Explore the empirical analysis of the life stories of Marilyn Monroe, Carl Jung, Virginia Woolf, DH Lawrence, Oprah Winfrey and others to identify components of healthy life narratives about sexual abuse. Hear intriguing life stories while learning new narrative techniques for helping adult victims of childhood sexual ·abuse to integrate traumatic memories into functional life stories.
The assessment and treatment implications of patient victimization will be critically examined from a constructive narrative perspective. A phase-oriented cognitivebehavioral treatment model will be presented for adults with PTSD, Complex PTSD, and related co-morbid disorders. A critical analysis will be offered of various forms of so-called "memory work" interventions.
The possibility of utilizing memory plasticity for therapeutic purposes has not been widely recognized, although a number of theoretical and clinical venues during the past century have shown its potential application. This short course is aimed at shedding light on this broad field of hypnotherapeutic interventions and to present a primary map for the clinician interested in the psychotherapeutic implementation of MFI.
Someone with a flashback experiences an intense traumatic memory as if it were happening to them again. Learning how to view the same memory as if it were happening to someone else on a small, distant movie screen eliminates the intense unpleasant feeling, while preserving important learning. There will be a live demonstration.
Stories have the ability to engage people emotionally and to move them to change, but telling the right story at the right time to the right person is an art and a skill. This demonstration will show a gentle, artful and respectful way of doing brief therapy that uses stories to invite change.
The phobic core of PTSD is a conditioned response to a terrifying event, easily treated with a process demonstrated in an 8-minute video. Learn the key components that combine to make this method so effective. Other co-occurring problems—grief, rage, anxiety, guilt, shame, drugs, etc.—require different processes for resolution.
Ericksonian trauma work utilizes the experience of the present to redefine the past, while remaining future oriented. Memory reconsolidation occurs as memories are physically altered and re-encoded with new emotional elements. More than symptom relief, the intentional use of imagination and creative problem solving ensures greater resiliency for future challenges.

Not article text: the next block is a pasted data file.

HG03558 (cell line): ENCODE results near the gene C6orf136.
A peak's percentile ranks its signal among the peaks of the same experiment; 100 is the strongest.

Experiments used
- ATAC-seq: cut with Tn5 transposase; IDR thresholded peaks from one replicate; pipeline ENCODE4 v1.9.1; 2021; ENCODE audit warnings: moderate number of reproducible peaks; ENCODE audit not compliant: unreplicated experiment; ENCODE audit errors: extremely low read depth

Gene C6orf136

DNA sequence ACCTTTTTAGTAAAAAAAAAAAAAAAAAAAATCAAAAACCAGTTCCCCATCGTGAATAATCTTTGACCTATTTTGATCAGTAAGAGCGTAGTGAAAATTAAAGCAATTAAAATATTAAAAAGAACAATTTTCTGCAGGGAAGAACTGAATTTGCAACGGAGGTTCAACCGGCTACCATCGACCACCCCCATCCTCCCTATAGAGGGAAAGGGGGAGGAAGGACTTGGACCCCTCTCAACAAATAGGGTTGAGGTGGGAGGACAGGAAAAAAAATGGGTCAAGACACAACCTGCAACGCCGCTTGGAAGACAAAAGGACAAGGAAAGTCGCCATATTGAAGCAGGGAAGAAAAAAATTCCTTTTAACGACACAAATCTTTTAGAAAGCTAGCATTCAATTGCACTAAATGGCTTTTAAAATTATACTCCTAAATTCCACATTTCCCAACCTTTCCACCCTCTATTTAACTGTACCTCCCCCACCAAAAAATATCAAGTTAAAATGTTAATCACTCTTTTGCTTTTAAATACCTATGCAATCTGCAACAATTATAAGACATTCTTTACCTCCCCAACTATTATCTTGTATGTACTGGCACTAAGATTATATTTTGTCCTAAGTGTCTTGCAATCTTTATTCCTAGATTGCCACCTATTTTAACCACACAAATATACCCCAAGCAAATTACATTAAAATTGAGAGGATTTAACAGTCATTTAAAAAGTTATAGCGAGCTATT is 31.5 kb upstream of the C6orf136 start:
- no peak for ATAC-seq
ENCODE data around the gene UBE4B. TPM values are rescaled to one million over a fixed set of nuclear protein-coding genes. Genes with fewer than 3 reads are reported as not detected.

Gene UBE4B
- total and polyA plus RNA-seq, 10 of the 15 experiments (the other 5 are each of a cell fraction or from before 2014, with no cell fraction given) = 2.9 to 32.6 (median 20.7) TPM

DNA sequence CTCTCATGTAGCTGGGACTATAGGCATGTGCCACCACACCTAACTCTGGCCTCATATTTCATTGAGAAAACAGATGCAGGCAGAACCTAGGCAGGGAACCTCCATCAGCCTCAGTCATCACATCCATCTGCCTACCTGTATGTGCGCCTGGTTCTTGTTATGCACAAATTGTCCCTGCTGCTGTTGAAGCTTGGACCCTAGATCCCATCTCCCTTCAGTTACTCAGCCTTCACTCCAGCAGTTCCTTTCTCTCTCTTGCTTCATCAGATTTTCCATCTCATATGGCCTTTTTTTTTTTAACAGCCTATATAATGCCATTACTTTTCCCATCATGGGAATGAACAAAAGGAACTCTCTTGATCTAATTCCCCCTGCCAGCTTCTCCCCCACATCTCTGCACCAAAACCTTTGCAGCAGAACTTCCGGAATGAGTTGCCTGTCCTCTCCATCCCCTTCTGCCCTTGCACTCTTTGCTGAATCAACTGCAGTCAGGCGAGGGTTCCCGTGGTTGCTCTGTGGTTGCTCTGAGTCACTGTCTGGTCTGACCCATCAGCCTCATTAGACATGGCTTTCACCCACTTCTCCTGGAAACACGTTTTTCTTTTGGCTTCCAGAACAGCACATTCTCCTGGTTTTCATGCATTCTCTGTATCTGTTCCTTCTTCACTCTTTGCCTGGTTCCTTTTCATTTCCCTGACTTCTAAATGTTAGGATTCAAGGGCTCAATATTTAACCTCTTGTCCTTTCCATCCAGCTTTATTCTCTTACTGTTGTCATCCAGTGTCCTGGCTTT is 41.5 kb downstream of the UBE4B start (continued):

Few couple interventions are as elegant and beautiful as the lovers pose. It is like a surgical table for therapists to extract and repair deep, implicit memory issues between partners and, by proxy, original childhood caregivers. The therapist “casts” each partner into roles appropriate for the therapeutic direction as decided by the therapist. Though the lovers pose is as it sounds, for lovers holding one another, it is also the caregiver-infant pose, the Pietà pose (holding a dead loved one), and inner child pose. This demonstration will also provide instructions for getting into and out of the pose which involves a three-step process.
Neuroscience research has established why it is that trauma results in a fragmented narrative along with a ‘living legacy’ of enduring effects. The survival responses that preserve life and integrity under threat do not diminish once safety is obtained. Meant to warn us of impending danger, these easily re-activated survival responses continue to re-evoke the events of long ago decades after they are over. Once baffling and frustrating to treat, the evolution of new neurobiologically-informed treatments offers new, hopeful answers to the aftermath of trauma: the chronic fear of danger, dread of impending doom, loss of hope or energy, the longing for human connection, and self-destructive and addictive behavior.
EP05 Point/Counterpoint 09 - Ending the Cycle of Violence - Francine Shapiro, Ph.D.
The Adaptive Information Processing model, which guides EMDR, posits that dysfunctional beliefs, emotions and behaviors are often a direct manifestation of etiological events that have been improperly stored in memory. Implications of the model underscore the obligation of our profession to treat both victims and perpetrators of abuse and violence worldwide.